The second talk, after lunch,  was by Paul Darlington M0XPD about using the Arduino and similar platforms as a basis for radio projects.. Paul's talk was very well delivered and quite inspiring. I came away thinking about having a play with an Arduino myself, so Paul's talk certainly worked on me! Paul's blog here -

The next talk was by Colin G3VTT. Colin's talk was about his adventures with AM broadcasting from ships at sea. The talk was very entertaining and a good insight in to the technical challenges of operating a high power radio system away from the comforts of land. I felt a little connection with the story as Colin described operating his Elecraft K1 from the Radio Seagull ship. Colin described how he used the Rishworth Buildathon ATU project as a 'sacrificial ATU' to protect his K1 from the AM transmitter. That particular ATU was built by his wife who was sat next to me when we built the kits together!

The rest of my afternoon was then spent chatting with friends and Rex on his QRPme stand. I got to see the original Tuna Tin transmitter again and pose for a photo with it.

Tuesday, 6 August 2013

MTR version2

I was lucky enough to secure another MTR (Mountain Top'er) kit from Steven Weber, this from his second batch released at the end of March 2013. I had been keeping an eagle eye on the AT Sprint Yahoo group for news of the release of another 149 MTR kits. I was amazed when an email came through just as I was getting up for work early one morning announcing that orders were being taken for the new run of MTRs. I ordered straight away but I was worried that I might have missed my chance to own another MTR as I worked out that it had taken 40 minutes for the original email to come through to my phone. I need not have worried though as I later learned that only twelve kits had been spoken for by the time I ordered.

My order confirmation came through pretty quickly from Steve, I was over the moon to have secured another MTR, this time with a neat custom case. The package arrived around 2 weeks after ordering, Steve stated that he had bought the entire stock of shipping boxes from his local Post Office and did not have enough to send out all the orders! My kit had been held back a while whilst Steve sourced some more boxes.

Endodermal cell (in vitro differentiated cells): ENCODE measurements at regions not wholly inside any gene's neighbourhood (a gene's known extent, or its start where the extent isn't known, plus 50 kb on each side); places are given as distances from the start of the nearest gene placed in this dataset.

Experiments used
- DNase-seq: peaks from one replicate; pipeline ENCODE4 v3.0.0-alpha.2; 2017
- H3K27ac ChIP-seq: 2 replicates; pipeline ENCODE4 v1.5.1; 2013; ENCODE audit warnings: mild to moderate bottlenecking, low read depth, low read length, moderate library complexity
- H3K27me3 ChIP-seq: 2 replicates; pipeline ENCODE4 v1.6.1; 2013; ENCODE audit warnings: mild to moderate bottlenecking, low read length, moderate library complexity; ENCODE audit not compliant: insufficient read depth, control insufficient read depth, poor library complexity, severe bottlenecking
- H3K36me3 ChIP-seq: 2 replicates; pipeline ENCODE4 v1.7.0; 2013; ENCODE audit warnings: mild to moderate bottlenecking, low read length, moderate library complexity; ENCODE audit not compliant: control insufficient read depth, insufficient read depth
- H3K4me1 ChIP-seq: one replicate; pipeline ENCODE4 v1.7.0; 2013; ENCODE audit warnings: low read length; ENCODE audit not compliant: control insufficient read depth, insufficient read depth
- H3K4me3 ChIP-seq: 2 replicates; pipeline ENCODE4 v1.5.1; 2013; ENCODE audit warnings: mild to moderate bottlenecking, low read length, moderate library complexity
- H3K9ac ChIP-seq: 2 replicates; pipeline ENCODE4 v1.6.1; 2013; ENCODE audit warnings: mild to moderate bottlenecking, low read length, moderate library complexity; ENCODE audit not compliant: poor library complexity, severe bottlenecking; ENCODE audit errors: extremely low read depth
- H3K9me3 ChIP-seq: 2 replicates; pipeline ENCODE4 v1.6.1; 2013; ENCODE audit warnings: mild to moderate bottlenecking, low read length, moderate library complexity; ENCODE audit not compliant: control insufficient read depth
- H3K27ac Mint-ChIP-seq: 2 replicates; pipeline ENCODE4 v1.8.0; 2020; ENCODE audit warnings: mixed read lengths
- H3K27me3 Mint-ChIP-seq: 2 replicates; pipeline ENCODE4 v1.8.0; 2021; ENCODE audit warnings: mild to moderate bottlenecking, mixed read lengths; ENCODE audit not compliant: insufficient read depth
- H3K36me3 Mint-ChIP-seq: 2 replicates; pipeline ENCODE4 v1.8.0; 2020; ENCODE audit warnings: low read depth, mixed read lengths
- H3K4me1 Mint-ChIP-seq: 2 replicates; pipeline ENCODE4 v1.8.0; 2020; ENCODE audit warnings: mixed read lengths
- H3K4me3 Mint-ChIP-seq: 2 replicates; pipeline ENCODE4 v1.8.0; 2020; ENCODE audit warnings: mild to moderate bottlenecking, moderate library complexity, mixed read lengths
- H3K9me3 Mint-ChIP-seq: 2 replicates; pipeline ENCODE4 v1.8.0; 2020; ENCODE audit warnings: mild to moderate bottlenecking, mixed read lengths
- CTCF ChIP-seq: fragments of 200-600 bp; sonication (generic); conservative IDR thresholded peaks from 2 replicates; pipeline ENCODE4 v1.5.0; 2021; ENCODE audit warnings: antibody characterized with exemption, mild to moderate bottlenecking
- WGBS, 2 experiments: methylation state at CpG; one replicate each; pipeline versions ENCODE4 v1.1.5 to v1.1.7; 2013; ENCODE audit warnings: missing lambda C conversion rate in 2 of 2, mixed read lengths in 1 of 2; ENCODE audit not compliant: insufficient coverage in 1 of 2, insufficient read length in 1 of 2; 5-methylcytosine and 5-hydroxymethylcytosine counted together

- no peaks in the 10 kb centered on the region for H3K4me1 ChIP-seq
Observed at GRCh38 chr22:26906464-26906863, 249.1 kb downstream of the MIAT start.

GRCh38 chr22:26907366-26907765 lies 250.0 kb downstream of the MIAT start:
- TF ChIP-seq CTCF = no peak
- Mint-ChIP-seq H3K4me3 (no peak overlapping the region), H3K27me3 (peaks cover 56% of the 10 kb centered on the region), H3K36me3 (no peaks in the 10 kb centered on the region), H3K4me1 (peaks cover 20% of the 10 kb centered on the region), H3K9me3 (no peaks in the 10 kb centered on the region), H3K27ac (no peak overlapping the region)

The kit was neatly sealed in plastic and the components were grouped together to make finding them a bit easier. Thankfully all the components were there with none missing. I think Steve does a great job with his kitting, it must be a nightmare with so many tiny components to count out. There were 149 kits made available this time around and just as with the last run, each kit was given a unique serial number, my kit being #267. The numbers for the second run started at #151, as they followed on from the last number of the first run kits.

 The board went together well, although it was time consuming; there are more components than you realise and you have to build on both sides of the board. The processor and DDS chips were mounted first of all and I had learnt from my experience with my first MTR, so this time the chips went on pretty smoothly. I followed the assembly sequence suggested by Steven, KD1JV.

 The build instructions had a few small mistakes, mostly due to the fact that the manual had been modified from the one for the first run kits. It didn't take much thinking to work things out though, the provided schematic helped out here. The obligatory PCB trace error had crept into the design just for a bit of interest,  so a small wire jumper from Q2 (top left) was needed. The ground pad for the antenna connector also needed modifying, it had been flagged as a via by mistake so the solder resist had to be scraped off with a sharp knife.The smoke test went well and soon I was ready to fit the final inductor (L14) for the PA and perform the alignment. The alignment firstly consists of putting the rig into calibration mode by powering up the board whilst pressing two front panel buttons. The rig then sets up a 10MHz signal from the DDS, this signal is measured using a frequency counter at the provided test point. Using the up and down buttons, the signal is calibrated to exactly 10MHz.